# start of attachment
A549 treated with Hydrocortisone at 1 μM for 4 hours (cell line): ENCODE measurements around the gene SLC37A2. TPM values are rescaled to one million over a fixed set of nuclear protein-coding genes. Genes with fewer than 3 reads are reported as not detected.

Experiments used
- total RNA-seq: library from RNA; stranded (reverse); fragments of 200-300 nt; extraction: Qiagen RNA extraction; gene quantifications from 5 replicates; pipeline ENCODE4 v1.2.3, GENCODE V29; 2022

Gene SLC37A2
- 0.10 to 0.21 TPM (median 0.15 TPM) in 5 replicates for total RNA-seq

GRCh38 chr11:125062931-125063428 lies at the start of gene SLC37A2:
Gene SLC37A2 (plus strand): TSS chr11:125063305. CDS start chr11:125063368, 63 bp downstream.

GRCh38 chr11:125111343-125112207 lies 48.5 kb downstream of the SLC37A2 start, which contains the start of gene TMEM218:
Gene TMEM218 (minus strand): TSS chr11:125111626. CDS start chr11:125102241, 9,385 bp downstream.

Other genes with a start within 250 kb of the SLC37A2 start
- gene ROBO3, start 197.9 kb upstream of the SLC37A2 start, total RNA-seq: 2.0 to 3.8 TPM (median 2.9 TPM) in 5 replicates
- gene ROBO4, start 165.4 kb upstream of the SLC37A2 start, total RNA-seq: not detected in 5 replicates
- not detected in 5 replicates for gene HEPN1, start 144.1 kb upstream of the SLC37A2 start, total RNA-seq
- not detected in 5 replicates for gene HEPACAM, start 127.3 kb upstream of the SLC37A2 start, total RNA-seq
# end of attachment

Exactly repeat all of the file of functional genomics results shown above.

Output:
A549 treated with Hydrocortisone at 1 μM for 4 hours (cell line): ENCODE measurements around the gene SLC37A2. TPM values are rescaled to one million over a fixed set of nuclear protein-coding genes. Genes with fewer than 3 reads are reported as not detected.

Experiments used
- total RNA-seq: library from RNA; stranded (reverse); fragments of 200-300 nt; extraction: Qiagen RNA extraction; gene quantifications from 5 replicates; pipeline ENCODE4 v1.2.3, GENCODE V29; 2022

Gene SLC37A2
- 0.10 to 0.21 TPM (median 0.15 TPM) in 5 replicates for total RNA-seq

GRCh38 chr11:125062931-125063428 lies at the start of gene SLC37A2:
Gene SLC37A2 (plus strand): TSS chr11:125063305. CDS start chr11:125063368, 63 bp downstream.

GRCh38 chr11:125111343-125112207 lies 48.5 kb downstream of the SLC37A2 start, which contains the start of gene TMEM218:
Gene TMEM218 (minus strand): TSS chr11:125111626. CDS start chr11:125102241, 9,385 bp downstream.

Other genes with a start within 250 kb of the SLC37A2 start
- gene ROBO3, start 197.9 kb upstream of the SLC37A2 start, total RNA-seq: 2.0 to 3.8 TPM (median 2.9 TPM) in 5 replicates
- gene ROBO4, start 165.4 kb upstream of the SLC37A2 start, total RNA-seq: not detected in 5 replicates
- not detected in 5 replicates for gene HEPN1, start 144.1 kb upstream of the SLC37A2 start, total RNA-seq
- not detected in 5 replicates for gene HEPACAM, start 127.3 kb upstream of the SLC37A2 start, total RNA-seq